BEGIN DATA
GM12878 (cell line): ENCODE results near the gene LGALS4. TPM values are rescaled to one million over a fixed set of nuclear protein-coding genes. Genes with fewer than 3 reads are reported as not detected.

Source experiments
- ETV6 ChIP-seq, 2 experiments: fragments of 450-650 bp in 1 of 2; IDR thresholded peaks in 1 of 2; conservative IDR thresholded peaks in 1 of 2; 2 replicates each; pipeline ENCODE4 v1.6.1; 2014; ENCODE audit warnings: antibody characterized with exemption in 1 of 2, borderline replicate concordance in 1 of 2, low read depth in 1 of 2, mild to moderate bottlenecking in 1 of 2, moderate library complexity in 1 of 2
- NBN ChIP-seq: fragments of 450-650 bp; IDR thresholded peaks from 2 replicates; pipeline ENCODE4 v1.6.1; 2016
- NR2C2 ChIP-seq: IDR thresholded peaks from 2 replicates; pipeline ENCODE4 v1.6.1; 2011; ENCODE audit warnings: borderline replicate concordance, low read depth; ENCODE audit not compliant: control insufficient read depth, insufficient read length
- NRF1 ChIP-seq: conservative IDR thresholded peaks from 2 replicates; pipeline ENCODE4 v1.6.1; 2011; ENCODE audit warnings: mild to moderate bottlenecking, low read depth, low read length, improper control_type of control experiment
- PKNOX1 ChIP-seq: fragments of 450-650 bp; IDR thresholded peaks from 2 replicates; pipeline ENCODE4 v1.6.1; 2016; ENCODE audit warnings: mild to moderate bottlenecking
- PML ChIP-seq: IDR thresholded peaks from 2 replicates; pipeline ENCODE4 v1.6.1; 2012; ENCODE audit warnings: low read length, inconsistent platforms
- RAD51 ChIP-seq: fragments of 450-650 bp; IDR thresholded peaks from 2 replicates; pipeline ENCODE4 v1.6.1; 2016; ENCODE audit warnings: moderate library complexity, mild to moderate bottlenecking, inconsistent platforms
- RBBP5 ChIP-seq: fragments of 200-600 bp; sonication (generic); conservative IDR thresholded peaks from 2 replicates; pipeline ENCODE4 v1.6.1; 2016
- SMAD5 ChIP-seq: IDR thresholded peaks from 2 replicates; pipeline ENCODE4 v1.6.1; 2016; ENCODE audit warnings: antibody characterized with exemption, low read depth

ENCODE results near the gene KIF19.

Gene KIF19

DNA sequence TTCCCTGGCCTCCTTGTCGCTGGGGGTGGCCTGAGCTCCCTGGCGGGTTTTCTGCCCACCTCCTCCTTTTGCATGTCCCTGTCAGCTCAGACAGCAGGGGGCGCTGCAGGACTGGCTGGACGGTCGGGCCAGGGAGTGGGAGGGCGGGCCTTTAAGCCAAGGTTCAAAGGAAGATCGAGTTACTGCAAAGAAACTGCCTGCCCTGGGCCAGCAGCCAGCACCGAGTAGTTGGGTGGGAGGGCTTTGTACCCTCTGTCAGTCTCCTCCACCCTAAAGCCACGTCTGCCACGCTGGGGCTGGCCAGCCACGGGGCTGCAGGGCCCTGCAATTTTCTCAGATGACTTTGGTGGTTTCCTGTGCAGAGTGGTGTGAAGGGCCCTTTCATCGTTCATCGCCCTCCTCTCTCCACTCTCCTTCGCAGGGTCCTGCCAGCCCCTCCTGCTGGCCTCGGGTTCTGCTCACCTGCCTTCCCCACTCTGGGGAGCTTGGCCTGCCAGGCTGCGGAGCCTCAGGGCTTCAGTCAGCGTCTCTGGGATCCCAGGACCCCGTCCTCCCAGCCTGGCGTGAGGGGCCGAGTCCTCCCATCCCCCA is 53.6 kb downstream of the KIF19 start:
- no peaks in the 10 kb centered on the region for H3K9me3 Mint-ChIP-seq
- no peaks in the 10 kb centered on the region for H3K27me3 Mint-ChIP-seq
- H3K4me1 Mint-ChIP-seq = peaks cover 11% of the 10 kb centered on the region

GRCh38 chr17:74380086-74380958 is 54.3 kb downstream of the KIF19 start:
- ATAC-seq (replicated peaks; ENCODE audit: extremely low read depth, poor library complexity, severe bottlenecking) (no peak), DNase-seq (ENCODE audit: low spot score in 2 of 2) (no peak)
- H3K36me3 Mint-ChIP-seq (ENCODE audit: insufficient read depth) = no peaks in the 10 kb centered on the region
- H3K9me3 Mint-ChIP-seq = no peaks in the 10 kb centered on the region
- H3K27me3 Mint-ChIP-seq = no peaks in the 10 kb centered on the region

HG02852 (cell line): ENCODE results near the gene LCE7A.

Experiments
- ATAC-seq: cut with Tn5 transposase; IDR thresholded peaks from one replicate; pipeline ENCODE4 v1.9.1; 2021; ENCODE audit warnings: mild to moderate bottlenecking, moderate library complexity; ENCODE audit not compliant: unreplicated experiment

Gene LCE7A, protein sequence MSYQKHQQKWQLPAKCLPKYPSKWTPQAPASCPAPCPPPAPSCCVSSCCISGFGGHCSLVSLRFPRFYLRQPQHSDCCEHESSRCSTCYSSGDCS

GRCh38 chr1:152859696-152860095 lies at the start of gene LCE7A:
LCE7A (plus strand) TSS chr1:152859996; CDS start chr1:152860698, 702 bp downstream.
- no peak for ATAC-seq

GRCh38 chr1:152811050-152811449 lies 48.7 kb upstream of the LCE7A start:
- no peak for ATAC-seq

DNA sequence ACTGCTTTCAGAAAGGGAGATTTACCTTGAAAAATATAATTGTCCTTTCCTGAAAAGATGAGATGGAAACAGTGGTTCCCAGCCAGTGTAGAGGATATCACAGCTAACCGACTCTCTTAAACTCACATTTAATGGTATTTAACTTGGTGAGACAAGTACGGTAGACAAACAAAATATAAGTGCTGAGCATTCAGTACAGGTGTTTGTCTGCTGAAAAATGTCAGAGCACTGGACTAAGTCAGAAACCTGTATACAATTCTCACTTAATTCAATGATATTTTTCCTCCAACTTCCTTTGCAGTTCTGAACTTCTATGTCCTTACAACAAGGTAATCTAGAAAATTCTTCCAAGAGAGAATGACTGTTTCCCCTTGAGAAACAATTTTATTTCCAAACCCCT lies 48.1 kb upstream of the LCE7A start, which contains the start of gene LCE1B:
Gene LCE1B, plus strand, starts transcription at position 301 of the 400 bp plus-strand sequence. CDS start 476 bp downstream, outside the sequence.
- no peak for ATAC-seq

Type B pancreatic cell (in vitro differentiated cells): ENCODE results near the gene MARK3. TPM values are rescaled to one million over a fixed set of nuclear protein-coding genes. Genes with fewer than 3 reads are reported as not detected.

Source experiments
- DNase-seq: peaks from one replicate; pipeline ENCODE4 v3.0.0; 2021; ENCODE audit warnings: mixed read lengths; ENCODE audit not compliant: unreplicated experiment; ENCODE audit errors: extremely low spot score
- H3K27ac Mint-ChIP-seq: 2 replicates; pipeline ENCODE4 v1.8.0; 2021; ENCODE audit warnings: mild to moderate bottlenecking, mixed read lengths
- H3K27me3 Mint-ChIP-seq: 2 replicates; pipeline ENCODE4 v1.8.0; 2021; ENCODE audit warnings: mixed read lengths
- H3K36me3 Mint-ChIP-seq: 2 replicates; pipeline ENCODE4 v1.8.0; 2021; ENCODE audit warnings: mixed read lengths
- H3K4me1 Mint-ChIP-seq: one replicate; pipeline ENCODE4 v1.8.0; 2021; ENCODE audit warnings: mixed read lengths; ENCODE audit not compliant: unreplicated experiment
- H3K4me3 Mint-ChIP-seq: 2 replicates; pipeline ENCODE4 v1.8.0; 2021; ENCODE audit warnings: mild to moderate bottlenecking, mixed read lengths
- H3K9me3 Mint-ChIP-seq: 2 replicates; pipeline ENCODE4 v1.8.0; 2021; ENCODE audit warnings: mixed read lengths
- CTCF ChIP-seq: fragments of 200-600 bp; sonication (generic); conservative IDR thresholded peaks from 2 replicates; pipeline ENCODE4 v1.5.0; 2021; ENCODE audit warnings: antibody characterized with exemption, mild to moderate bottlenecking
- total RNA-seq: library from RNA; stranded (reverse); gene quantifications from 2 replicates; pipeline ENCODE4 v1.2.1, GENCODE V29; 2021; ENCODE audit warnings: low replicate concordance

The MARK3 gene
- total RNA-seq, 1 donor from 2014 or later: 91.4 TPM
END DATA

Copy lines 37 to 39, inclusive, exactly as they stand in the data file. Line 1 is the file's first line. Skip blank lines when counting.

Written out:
- DNase-seq: peaks from one replicate; pipeline ENCODE4 v3.0.0; 2021; ENCODE audit warnings: mixed read lengths; ENCODE audit not compliant: unreplicated experiment; ENCODE audit errors: extremely low spot score
- H3K27ac Mint-ChIP-seq: 2 replicates; pipeline ENCODE4 v1.8.0; 2021; ENCODE audit warnings: mild to moderate bottlenecking, mixed read lengths
- H3K27me3 Mint-ChIP-seq: 2 replicates; pipeline ENCODE4 v1.8.0; 2021; ENCODE audit warnings: mixed read lengths